I Need Spring Tonic

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I was a skinny, unattractive child who looked like I had rickets and was an embarrassment to my mother. She was a proud woman and didn’t like the conclusions people might draw looking at my toothpick-thin, bowlegged little body. Maybe I was starved by my family; maybe I was abused. worst of all: maybe my family couldn’t afford to feed me properly.

I was a picky eater and my dislikes would appear at a moment’s notice. I might have liked grilled cheese sandwiches yesterday, but today I couldn’t abide them. This was in the fifties when there was no such thing as Health Food or Organic Food. Our cupboard contained Wonder Bread, Kraft fake Cheese, sugary peanut butter and bottled spaghetti sauce and salad dressing. I didn’t like any of it, and could go without eating for days at a time. I was allergic to oranges and chocolate, so orange juice and chocolate milk were out. To make me drink whole milk, my mother doctored it up with super sweet strawberry syrup, which didn’t help much. A typical meal for me would be a sandwich of white bread and mayo or spaghetti with ketchup.

To make me healthier, my mother forced me to swallow spoons full of Spring Tonic every morning. I assume the tonic was a multi-vitamin and good for me, but I fought every day to avoid it. The taste was unbelievable. It didn’t taste like Spring at all, but lasted more like the sole of a shoe. Just thinking about the tonic makes my stomach flip, but I must credit it with saving me from starvation, as I survived and made it to adulthood.

Later when I was a young adult I decided for some reason to become a vegetarian. My ex-husband and I and our three children were vegetarians for years. After thirty years of tofu and brown rice, I started to experience problems with digestion. I went to a Naturopath for help. She looked at me and said, “You look like a vegetarian!”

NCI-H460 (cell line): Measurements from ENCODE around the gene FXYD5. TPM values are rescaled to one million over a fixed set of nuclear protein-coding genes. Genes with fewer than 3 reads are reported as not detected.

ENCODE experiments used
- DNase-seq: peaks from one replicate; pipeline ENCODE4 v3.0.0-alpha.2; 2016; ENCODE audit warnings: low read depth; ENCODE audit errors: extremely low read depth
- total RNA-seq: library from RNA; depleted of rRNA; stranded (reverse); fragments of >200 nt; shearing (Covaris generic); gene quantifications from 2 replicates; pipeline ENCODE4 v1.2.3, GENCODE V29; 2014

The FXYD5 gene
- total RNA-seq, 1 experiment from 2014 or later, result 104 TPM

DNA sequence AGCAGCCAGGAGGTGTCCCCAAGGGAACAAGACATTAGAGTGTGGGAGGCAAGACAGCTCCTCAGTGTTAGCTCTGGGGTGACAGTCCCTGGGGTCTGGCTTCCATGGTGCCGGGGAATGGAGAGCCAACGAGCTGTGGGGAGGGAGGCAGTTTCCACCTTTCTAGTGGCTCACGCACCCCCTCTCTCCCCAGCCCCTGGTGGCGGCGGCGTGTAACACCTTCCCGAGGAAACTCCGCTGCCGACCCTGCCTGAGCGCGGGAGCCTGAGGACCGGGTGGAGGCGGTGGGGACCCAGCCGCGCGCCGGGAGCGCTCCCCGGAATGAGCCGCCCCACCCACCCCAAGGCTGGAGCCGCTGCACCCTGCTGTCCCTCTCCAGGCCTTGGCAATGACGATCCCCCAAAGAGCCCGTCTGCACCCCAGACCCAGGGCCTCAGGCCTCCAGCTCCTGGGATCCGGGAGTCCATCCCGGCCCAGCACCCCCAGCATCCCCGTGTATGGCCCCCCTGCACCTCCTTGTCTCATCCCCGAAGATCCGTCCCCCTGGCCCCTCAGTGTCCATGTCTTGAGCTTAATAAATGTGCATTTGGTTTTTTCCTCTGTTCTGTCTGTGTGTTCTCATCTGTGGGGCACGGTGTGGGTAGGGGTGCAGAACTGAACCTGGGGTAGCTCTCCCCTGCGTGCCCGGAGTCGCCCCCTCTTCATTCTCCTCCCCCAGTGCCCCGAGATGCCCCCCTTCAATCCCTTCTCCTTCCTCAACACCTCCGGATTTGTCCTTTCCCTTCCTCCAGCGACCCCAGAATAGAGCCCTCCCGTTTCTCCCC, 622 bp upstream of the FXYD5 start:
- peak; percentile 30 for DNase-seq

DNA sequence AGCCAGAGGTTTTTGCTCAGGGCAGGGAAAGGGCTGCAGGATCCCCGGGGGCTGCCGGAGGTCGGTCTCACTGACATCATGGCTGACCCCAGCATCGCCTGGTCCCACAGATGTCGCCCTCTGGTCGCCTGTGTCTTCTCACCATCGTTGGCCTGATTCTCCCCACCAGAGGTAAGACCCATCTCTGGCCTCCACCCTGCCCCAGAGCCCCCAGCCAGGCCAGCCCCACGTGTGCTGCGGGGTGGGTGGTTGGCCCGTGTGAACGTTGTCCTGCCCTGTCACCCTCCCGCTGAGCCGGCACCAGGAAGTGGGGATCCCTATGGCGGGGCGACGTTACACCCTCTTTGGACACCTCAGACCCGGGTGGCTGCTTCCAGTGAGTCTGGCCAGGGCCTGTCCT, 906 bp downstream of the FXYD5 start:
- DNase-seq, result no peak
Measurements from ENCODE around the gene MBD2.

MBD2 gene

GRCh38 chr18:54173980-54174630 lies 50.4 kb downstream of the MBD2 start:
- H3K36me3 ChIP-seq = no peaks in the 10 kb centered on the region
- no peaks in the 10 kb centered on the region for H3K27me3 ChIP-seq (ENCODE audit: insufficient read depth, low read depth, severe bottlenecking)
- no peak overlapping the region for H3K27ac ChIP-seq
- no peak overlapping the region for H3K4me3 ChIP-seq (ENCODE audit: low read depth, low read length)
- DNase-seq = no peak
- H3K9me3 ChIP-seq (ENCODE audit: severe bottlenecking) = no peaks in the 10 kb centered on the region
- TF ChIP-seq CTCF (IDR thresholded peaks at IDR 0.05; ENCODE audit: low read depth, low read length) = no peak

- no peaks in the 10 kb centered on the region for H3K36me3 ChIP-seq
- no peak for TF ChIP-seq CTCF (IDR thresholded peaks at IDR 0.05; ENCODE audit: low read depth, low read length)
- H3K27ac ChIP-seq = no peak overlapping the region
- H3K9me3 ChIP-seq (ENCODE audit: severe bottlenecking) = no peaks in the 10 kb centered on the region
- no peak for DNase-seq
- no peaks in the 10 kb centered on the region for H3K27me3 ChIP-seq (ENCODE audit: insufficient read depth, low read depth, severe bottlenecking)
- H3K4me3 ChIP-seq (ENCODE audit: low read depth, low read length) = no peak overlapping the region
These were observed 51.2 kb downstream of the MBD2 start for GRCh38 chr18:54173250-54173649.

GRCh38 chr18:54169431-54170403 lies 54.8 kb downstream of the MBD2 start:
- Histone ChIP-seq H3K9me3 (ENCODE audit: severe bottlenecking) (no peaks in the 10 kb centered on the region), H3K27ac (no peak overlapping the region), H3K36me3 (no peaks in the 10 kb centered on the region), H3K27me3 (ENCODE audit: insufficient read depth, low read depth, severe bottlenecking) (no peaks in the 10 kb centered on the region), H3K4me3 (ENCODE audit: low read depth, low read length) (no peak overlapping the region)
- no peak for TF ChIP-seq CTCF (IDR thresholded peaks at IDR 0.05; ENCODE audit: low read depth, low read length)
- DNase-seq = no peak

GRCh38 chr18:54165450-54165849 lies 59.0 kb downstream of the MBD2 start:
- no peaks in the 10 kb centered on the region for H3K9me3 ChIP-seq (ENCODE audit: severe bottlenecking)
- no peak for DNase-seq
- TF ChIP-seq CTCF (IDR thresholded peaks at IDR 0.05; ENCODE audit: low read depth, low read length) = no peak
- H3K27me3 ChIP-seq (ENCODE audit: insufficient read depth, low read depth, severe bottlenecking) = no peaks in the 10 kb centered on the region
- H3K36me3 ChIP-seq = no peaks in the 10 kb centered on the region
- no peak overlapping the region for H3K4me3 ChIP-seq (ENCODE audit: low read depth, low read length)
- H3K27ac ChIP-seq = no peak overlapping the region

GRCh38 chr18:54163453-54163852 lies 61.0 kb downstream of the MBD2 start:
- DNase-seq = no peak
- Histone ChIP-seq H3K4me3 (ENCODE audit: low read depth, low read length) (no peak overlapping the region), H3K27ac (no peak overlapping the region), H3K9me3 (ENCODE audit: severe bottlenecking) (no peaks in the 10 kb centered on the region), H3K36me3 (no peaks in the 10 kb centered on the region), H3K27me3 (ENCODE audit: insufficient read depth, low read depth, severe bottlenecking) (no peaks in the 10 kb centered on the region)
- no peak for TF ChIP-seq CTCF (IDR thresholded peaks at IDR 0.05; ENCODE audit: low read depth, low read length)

“Thanks!” I answered.

“That wasn’t a compliment,” she said soberly. “You are all puny and pale. What’s wrong with you?”

I started to describe my problems with digestion and she cut me off. “No! I mean why are you a vegetarian?”

“Um….because it’s healthy?”

“Not for you it isn’t. Just look at you. You look pitiful.”

I flashed back to my childhood and my mother’s shame. “But what should I do?” I glanced down at my pale, skinny arms.

“Eat meat! You have to get more B-12 and amino acids.” She sent me off with some foul-tasting tonics and orders to change my diet. And I recovered.

What makes me think about all this is that I am feeling puny and pale again, but I eat meat and everything else I can grab. I need a tonic!!

Maybe it’s the weather. It’s cold!! I never have on enough clothing no matter how many layers I pile on.  Then without warning we get a perfect Spring day and all I want to do is stretch out on the pavement in front of the shop to soak up the warmth. Just as I begin to think Spring is here, the wind picks up and a cold front moves back in. We are on a weather roller coaster.

Maybe it’s just the winter doldrums. Business is slow and I hate inactivity. Lucky for me, Sassafras Coffee Shop and Bookstore just opened across the street, so I can crawl over there for another hit of strong coffee whenever I am dragging. Any suggestions for something I can drink that might perk me up that doesn’t involve more coffee?